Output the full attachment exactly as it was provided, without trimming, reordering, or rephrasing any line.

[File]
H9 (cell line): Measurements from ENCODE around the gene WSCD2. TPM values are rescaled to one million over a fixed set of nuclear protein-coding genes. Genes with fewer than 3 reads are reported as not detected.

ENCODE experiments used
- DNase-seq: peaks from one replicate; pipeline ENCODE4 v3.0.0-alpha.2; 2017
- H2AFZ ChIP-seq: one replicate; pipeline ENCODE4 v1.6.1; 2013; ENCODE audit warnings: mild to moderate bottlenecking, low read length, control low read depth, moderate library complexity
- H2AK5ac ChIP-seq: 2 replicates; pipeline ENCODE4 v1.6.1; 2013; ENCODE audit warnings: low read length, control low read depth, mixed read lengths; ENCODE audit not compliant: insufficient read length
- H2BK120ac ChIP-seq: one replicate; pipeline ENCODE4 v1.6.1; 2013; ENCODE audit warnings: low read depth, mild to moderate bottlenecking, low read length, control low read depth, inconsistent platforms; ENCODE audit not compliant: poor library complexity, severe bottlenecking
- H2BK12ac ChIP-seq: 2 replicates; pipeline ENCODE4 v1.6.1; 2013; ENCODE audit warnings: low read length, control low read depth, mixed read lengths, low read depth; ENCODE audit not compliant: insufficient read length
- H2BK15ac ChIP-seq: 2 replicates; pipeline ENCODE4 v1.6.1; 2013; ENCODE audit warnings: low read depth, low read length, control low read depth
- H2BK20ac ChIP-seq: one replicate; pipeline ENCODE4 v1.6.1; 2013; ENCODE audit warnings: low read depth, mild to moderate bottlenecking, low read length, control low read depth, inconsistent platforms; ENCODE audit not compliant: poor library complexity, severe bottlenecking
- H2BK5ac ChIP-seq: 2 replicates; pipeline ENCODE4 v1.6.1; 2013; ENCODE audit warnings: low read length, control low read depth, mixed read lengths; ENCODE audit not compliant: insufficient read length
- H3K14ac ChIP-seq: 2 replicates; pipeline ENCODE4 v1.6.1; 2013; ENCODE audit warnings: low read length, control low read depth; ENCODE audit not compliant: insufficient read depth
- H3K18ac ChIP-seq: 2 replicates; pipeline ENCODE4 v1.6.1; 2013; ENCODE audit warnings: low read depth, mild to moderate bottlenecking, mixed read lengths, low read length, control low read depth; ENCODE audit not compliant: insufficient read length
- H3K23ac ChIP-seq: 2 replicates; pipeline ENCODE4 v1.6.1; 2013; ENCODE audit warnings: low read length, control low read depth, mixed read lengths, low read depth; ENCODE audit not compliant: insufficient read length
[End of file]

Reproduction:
H9 (cell line): Measurements from ENCODE around the gene WSCD2. TPM values are rescaled to one million over a fixed set of nuclear protein-coding genes. Genes with fewer than 3 reads are reported as not detected.

ENCODE experiments used
- DNase-seq: peaks from one replicate; pipeline ENCODE4 v3.0.0-alpha.2; 2017
- H2AFZ ChIP-seq: one replicate; pipeline ENCODE4 v1.6.1; 2013; ENCODE audit warnings: mild to moderate bottlenecking, low read length, control low read depth, moderate library complexity
- H2AK5ac ChIP-seq: 2 replicates; pipeline ENCODE4 v1.6.1; 2013; ENCODE audit warnings: low read length, control low read depth, mixed read lengths; ENCODE audit not compliant: insufficient read length
- H2BK120ac ChIP-seq: one replicate; pipeline ENCODE4 v1.6.1; 2013; ENCODE audit warnings: low read depth, mild to moderate bottlenecking, low read length, control low read depth, inconsistent platforms; ENCODE audit not compliant: poor library complexity, severe bottlenecking
- H2BK12ac ChIP-seq: 2 replicates; pipeline ENCODE4 v1.6.1; 2013; ENCODE audit warnings: low read length, control low read depth, mixed read lengths, low read depth; ENCODE audit not compliant: insufficient read length
- H2BK15ac ChIP-seq: 2 replicates; pipeline ENCODE4 v1.6.1; 2013; ENCODE audit warnings: low read depth, low read length, control low read depth
- H2BK20ac ChIP-seq: one replicate; pipeline ENCODE4 v1.6.1; 2013; ENCODE audit warnings: low read depth, mild to moderate bottlenecking, low read length, control low read depth, inconsistent platforms; ENCODE audit not compliant: poor library complexity, severe bottlenecking
- H2BK5ac ChIP-seq: 2 replicates; pipeline ENCODE4 v1.6.1; 2013; ENCODE audit warnings: low read length, control low read depth, mixed read lengths; ENCODE audit not compliant: insufficient read length
- H3K14ac ChIP-seq: 2 replicates; pipeline ENCODE4 v1.6.1; 2013; ENCODE audit warnings: low read length, control low read depth; ENCODE audit not compliant: insufficient read depth
- H3K18ac ChIP-seq: 2 replicates; pipeline ENCODE4 v1.6.1; 2013; ENCODE audit warnings: low read depth, mild to moderate bottlenecking, mixed read lengths, low read length, control low read depth; ENCODE audit not compliant: insufficient read length
- H3K23ac ChIP-seq: 2 replicates; pipeline ENCODE4 v1.6.1; 2013; ENCODE audit warnings: low read length, control low read depth, mixed read lengths, low read depth; ENCODE audit not compliant: insufficient read length